# Patent application title: ISHAIR: IMPORTANCE SAMPLING FOR HAIR SCATTERING

##
Inventors:
Pacific Data Images Llc
Feng Xie (Belmont, CA, US)
Jiawei Ou (Hanover, NH, US)

Assignees:
Pacific Data Images LLC

IPC8 Class: AG06T1100FI

USPC Class:
345595

Class name: Color or intensity color selection expert system or ai

Publication date: 2013-08-22

Patent application number: 20130215139

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## Abstract:

A technique for rendering an image of hair in a computer-generated scene
is described. The scene includes a virtual light source and a hair
virtual object comprising a material model. A hair shading function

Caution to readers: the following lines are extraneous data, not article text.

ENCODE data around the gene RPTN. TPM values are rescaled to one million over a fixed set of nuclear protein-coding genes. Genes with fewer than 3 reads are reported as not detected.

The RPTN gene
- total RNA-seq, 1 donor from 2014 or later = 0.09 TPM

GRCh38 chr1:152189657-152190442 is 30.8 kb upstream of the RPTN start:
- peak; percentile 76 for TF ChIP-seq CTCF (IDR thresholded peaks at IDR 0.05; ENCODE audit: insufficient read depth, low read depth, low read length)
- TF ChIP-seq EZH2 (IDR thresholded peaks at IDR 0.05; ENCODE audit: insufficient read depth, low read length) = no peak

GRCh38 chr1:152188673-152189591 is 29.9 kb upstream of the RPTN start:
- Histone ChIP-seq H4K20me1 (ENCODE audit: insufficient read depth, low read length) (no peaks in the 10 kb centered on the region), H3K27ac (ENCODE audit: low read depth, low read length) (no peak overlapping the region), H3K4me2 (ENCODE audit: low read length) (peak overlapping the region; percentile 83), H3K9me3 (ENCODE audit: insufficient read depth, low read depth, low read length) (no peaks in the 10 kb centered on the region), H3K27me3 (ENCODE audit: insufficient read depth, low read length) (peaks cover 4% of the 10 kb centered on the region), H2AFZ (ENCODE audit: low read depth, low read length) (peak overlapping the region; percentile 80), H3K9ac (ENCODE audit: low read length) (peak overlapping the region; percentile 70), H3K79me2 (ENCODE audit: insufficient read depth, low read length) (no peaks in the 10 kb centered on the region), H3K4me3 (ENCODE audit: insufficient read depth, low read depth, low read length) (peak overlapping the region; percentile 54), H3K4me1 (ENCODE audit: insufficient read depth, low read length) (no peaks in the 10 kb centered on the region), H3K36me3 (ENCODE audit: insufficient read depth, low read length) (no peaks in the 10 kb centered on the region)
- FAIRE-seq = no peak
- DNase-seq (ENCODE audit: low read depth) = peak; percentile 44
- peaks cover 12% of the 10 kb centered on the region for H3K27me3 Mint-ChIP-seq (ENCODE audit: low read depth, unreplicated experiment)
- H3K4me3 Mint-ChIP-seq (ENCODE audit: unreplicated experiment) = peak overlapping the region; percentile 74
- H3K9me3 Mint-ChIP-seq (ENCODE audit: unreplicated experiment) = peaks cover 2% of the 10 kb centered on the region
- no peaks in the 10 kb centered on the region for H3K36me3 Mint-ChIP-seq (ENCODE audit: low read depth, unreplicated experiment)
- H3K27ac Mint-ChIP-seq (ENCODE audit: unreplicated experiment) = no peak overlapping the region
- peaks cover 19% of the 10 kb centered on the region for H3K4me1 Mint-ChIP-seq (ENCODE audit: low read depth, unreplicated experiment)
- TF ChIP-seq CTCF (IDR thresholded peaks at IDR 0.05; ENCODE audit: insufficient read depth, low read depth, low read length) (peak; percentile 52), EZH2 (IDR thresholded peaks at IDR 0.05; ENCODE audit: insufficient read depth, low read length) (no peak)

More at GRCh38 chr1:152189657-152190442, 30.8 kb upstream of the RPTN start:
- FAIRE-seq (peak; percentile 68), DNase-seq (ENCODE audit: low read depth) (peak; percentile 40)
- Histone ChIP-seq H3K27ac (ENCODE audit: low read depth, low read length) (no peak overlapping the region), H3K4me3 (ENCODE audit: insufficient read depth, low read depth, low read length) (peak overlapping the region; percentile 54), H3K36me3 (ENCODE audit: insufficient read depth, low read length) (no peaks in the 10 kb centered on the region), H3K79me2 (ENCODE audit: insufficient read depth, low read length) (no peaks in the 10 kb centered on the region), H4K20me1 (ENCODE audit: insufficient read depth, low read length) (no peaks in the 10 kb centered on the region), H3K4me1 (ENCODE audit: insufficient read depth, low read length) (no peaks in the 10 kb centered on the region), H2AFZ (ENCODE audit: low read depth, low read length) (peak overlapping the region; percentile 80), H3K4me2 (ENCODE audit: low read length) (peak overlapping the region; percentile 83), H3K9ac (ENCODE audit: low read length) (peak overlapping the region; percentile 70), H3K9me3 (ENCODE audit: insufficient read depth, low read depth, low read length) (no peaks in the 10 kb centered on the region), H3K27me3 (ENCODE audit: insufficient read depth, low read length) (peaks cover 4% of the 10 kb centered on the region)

partly defining the material model is accessed. A set of random values is
generated. The hair shading function is importance sampled by converting
the set of random values into a set of light direction samples based on a
Cauchy distribution. The probability density function of each converted
light direction sample uses a Cauchy distribution. A light color value
and a hair color value are computed for each light direction sample of
the set of light direction samples. The light color values and the hair
color values are weighted to determine a set of weighted values. A
characteristic of a pixel representing part of the virtual object is
determined based on the set of weighted values.## Claims: